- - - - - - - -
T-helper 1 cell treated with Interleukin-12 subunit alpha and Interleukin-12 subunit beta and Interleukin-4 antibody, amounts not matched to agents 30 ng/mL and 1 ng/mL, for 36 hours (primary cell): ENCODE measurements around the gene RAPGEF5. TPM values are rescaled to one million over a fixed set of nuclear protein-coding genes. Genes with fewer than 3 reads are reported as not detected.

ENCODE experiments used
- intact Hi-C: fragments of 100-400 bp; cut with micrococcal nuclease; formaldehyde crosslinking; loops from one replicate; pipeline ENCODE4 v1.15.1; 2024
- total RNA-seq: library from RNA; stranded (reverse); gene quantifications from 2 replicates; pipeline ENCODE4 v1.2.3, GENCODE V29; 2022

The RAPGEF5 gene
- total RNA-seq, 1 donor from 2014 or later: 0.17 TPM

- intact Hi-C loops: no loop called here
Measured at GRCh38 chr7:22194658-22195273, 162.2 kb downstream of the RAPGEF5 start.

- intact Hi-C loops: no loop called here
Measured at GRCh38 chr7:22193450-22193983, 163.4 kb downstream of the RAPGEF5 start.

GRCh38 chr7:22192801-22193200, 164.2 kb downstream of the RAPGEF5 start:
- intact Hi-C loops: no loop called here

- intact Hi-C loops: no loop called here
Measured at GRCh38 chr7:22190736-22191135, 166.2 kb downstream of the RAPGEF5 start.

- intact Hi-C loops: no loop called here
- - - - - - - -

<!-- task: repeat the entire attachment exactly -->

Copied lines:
T-helper 1 cell treated with Interleukin-12 subunit alpha and Interleukin-12 subunit beta and Interleukin-4 antibody, amounts not matched to agents 30 ng/mL and 1 ng/mL, for 36 hours (primary cell): ENCODE measurements around the gene RAPGEF5. TPM values are rescaled to one million over a fixed set of nuclear protein-coding genes. Genes with fewer than 3 reads are reported as not detected.

ENCODE experiments used
- intact Hi-C: fragments of 100-400 bp; cut with micrococcal nuclease; formaldehyde crosslinking; loops from one replicate; pipeline ENCODE4 v1.15.1; 2024
- total RNA-seq: library from RNA; stranded (reverse); gene quantifications from 2 replicates; pipeline ENCODE4 v1.2.3, GENCODE V29; 2022

The RAPGEF5 gene
- total RNA-seq, 1 donor from 2014 or later: 0.17 TPM

- intact Hi-C loops: no loop called here
Measured at GRCh38 chr7:22194658-22195273, 162.2 kb downstream of the RAPGEF5 start.

- intact Hi-C loops: no loop called here
Measured at GRCh38 chr7:22193450-22193983, 163.4 kb downstream of the RAPGEF5 start.

GRCh38 chr7:22192801-22193200, 164.2 kb downstream of the RAPGEF5 start:
- intact Hi-C loops: no loop called here

- intact Hi-C loops: no loop called here
Measured at GRCh38 chr7:22190736-22191135, 166.2 kb downstream of the RAPGEF5 start.

- intact Hi-C loops: no loop called here